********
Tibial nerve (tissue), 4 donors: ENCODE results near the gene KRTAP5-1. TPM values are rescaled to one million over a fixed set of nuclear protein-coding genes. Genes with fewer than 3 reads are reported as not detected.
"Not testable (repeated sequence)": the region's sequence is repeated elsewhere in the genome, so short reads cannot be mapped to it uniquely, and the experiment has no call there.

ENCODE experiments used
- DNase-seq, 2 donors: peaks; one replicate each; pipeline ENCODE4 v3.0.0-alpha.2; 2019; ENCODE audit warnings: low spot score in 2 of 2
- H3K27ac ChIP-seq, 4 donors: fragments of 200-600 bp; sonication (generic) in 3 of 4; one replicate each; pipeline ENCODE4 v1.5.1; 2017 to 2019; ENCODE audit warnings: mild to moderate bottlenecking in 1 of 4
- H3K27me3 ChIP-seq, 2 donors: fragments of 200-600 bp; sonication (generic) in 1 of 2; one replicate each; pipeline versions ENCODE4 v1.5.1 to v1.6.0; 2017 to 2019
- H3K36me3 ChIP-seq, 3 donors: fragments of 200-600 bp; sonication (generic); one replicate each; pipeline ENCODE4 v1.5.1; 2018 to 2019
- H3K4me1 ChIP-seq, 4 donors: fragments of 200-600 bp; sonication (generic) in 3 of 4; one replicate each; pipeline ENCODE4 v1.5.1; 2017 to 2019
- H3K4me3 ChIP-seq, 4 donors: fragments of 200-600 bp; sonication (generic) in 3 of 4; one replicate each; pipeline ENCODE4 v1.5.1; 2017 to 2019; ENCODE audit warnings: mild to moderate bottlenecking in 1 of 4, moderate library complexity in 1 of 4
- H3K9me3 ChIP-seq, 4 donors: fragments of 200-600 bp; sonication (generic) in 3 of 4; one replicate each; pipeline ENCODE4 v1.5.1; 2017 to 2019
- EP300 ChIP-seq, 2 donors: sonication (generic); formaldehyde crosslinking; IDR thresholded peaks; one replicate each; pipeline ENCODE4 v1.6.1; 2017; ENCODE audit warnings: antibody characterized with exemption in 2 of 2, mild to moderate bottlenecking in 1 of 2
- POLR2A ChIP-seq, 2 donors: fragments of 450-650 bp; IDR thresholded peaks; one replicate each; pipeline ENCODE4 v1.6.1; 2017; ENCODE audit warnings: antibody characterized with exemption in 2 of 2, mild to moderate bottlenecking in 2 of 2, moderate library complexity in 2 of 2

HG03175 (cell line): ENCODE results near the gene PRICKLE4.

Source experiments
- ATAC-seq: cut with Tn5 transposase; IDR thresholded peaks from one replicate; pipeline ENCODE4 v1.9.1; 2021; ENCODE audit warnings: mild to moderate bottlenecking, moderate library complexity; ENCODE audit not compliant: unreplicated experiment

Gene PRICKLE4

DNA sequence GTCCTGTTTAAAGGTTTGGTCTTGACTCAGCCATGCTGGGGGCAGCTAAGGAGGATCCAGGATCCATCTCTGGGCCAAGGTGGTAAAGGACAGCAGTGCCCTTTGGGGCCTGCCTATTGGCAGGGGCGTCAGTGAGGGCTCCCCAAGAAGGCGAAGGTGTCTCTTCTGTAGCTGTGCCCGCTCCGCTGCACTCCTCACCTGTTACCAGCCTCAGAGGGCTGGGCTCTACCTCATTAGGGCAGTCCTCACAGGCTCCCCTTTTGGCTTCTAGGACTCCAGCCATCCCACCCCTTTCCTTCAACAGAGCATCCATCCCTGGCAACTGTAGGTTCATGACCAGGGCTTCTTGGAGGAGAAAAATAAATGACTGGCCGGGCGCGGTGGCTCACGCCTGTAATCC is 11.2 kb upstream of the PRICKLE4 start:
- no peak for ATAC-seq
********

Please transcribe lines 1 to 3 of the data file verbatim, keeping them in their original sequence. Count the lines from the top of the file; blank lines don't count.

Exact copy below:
Tibial nerve (tissue), 4 donors: ENCODE results near the gene KRTAP5-1. TPM values are rescaled to one million over a fixed set of nuclear protein-coding genes. Genes with fewer than 3 reads are reported as not detected.
"Not testable (repeated sequence)": the region's sequence is repeated elsewhere in the genome, so short reads cannot be mapped to it uniquely, and the experiment has no call there.

ENCODE experiments used